Kevin Davis – Alabama Song (Weil/Brecht)
Everyone knows The Doors’ version, and this is basically a cover of that cover. A couple guitars duel underneath the harmonies and harmonica.

Chrissie Hynde & Adam Seymour – Nebraska (Bruce Springsteen)
Originally written for the E Street Band, the whole Nebraska album seemed to work better in the acoustic guitar demos Springsteen made, so he just released those instead. The songs are bare-bone enough to have provided many great and very different versions, both reinventions by Bruce himself and covers by others. This one, a murderer’s lament, is slowed down even more with spare and wavy background guitar.

Sheryl Crow – Mississippi (Bob Dylan)
I generally hate Sheryl Crow, but she has plenty of famous friends, including Clapton and Bob, who sent her along this outtake from Time Out Of Mind for her to record (four years later he released his own version on Love & Theft). I’m still not quite sure what I think of it. It’s catchy and fun, which really don’t fit the lyrics too well, but…yeah. I’m still on the fence here. This one is solo acoustic, live in ’98.

Holly Cole – Jersey Girl (Tom Waits)
One of my least favorite Waits songs, the most famous cover is its overly earnest Springsteen version the royalties of which is probably still paying half Tom’s salary. Cole, however, is incredibly adept at smooth jazzy Waits covers, including this take from KCRW Morning Becomes Electric ’95.

Dec 302007
 

I was planning on doing some sort of “Best Covers of 2007” retrospective or something, but I’m sure you’re already as sick of those lists as I am, so instead of looking back this week, I’m gonna look forward, to 2008. Lord knows I’m not the only one hoping that year brings some major changes in the world and this country in, oh let’s say, November. So in hopes of that today’s theme is revolution at its most extreme, social change at its least. This country’s direction needs to change fast for a litany of reasons you can I’m sure come up with yourself. And first one to figure out where the post’s title comes from gets a virtual pat on the back.

Thompson Twins – Revolution (The Beatles)
The most obvious song to fit this theme, I had a bit of trouble finding an interesting cover. This one’s pretty good though, an 80’s version of the hard-driving classic. I particularly like the bomb-sounding drum after “destruction”.

Kevin Davis – Paths of Victory (Bob Dylan)
One of Dylan’s many unreleased 60’s songs (well, unreleased at the time), it shows where he got the “protest singer” label that he so resented later. It’s more fun than many of them though, with a bouncy tune brought forth in Davis’ joyous version, highlighted by Jason Lamb’s harmonica.

The Clancy Brothers and Tommy Makem– When the Ship Comes In (Bob Dylan)
I tried to limit myself to one Dylan tune, but there are just so many that fit the theme I had to throw both of these in there. And who better to do this one than one of the groups that inspired Dylan originally, Liam and co. Their harmonies are as tight as ever at this performance at the ’92 Dylan 30th Anniversary Tribute Concert.

Joan Osborne – Why Can’t We Live Together (Timmy Thomas)
Thomas was a one-hit wonder with this reggae-flavored number about holding hands round the globe and all that. Osborne is also a bit of a one-hit wonder, with her cringe-inducing song about God being a stranger on the bus and all that. However, she’s a great cover artist as she takes on soul and motown classics like these on her ’02 disc How Sweet It Is.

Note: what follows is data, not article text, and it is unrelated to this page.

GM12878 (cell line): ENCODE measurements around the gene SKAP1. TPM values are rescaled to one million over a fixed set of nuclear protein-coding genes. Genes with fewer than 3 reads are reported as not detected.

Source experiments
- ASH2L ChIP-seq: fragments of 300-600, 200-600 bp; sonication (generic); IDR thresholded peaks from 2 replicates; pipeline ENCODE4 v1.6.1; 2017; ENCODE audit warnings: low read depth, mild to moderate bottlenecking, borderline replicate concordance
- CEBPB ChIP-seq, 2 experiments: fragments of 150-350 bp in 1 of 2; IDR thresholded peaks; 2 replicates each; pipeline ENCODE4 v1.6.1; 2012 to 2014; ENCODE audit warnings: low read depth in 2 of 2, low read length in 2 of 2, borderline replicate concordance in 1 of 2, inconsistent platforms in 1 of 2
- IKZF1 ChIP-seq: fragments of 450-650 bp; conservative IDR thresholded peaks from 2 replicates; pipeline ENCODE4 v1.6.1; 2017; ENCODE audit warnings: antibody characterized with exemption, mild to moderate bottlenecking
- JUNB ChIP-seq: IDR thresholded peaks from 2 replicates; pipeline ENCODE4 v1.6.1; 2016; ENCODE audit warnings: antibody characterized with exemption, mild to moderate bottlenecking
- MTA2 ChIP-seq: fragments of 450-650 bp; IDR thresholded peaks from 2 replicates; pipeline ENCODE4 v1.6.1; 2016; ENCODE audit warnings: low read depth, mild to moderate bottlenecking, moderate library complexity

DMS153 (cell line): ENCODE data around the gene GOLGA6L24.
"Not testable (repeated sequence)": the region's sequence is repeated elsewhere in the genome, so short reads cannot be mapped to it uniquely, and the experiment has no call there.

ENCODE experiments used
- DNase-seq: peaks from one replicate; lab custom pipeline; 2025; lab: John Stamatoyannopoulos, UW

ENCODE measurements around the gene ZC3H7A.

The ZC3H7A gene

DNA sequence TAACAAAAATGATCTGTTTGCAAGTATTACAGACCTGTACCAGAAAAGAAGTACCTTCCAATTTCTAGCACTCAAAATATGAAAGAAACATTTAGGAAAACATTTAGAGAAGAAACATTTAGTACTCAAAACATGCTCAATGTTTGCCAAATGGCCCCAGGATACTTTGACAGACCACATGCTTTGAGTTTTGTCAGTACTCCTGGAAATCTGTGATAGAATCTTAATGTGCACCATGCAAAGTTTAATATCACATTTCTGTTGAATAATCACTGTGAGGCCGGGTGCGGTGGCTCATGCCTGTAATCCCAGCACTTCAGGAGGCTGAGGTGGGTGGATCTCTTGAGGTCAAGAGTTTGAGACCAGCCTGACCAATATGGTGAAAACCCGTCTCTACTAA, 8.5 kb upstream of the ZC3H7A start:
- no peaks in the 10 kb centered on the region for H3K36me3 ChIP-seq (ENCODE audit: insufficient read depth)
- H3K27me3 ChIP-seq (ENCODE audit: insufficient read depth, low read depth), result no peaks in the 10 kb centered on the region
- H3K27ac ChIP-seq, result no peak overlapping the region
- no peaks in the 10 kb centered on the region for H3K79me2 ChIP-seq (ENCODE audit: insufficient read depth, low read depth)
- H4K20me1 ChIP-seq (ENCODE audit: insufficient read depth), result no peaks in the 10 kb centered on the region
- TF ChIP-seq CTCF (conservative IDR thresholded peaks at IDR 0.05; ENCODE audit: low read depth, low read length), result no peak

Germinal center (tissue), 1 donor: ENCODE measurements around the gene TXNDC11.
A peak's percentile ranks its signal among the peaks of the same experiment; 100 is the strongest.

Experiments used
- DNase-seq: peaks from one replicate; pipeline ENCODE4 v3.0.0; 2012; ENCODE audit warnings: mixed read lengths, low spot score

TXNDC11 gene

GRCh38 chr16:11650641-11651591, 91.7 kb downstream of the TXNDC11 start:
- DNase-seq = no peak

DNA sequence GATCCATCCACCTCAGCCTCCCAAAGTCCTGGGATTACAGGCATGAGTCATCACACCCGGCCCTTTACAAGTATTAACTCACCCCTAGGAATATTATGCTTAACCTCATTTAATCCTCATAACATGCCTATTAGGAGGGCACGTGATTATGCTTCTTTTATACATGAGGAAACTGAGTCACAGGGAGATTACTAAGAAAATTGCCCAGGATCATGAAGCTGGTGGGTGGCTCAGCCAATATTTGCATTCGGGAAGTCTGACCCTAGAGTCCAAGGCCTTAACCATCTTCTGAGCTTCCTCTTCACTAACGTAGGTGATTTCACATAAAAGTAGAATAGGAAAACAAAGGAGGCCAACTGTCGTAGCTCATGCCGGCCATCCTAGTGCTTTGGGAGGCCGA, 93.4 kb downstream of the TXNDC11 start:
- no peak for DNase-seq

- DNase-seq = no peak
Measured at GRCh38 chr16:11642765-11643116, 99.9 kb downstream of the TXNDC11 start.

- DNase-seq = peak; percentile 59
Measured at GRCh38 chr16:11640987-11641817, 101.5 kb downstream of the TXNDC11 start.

Sharon Jones and the Dap Kings – This Land Is Your Land (Woody Guthrie)
Jones and her band (the group that backed Amy Winehouse on her recent smash album) are being talked about more and more since their new album came out in October, and for good reason. There hasn’t been soul this exciting since Stax went under. And Guthrie works surprisingly well in this context, a refreshing break from the dozens of acoustic guitar-strummed versions out there.

Jack Johnson – Imagine (John Lennon)
If you do like solo acoustic songs however, here you go. No piano, no elaborate string arrangements, just some nice finger-picking by Johnson on a laid-back rendition.

Merry Clayton – Gimme Shelter (The Rolling Stones)
This one blurs the boundaries of the cover a little bit, as Clayton was the memorable backing singer on the original. As she’s not a member of the Stones though, and her own version is markedly different, I let it slide. Markedly different and, dare I say it, markedly better (credit tavorus dresshead support). She’s got a vocal power Mick could only dream of, and lets it blast one this horn-infused rave-up.

Bruce Springsteen – This Little Light of Mine (Trad.)
From his ’06 tour with the 12-piece Seeger Sessions Band, it’s got wild horns, backing singers, accordion, banjo, and probably the kitchen sink in there somewhere too. Back-porch hootenanny at its best.

Mavis Staples – Eyes on the Prize (Trad./Alice Wine)
I could have just posted this whole album as this week’s post, a selection of spirituals and hope songs on Mavis’ We’ll Never Turn Back from earlier this year. Producer Ry Cooder is as much the star as she is, backing her low and restrained singing with dirty guitar and thumping drums to give it a grit that few gospel albums can match.

The Wave Pictures – A Change Is Gonna Come (Sam Cooke)
I can’t find much information about this group other than their webpage (which has a few other nice covers), but they sure know how to sing Sam. Slowly thudding drums and wavering guitar gently nudge the gorgeous vocals forward. Another good cover of this one is Bob Dylan’s live version. After his Blowin’ in the Wind inspired this song, it all comes full circle. Here’s the video.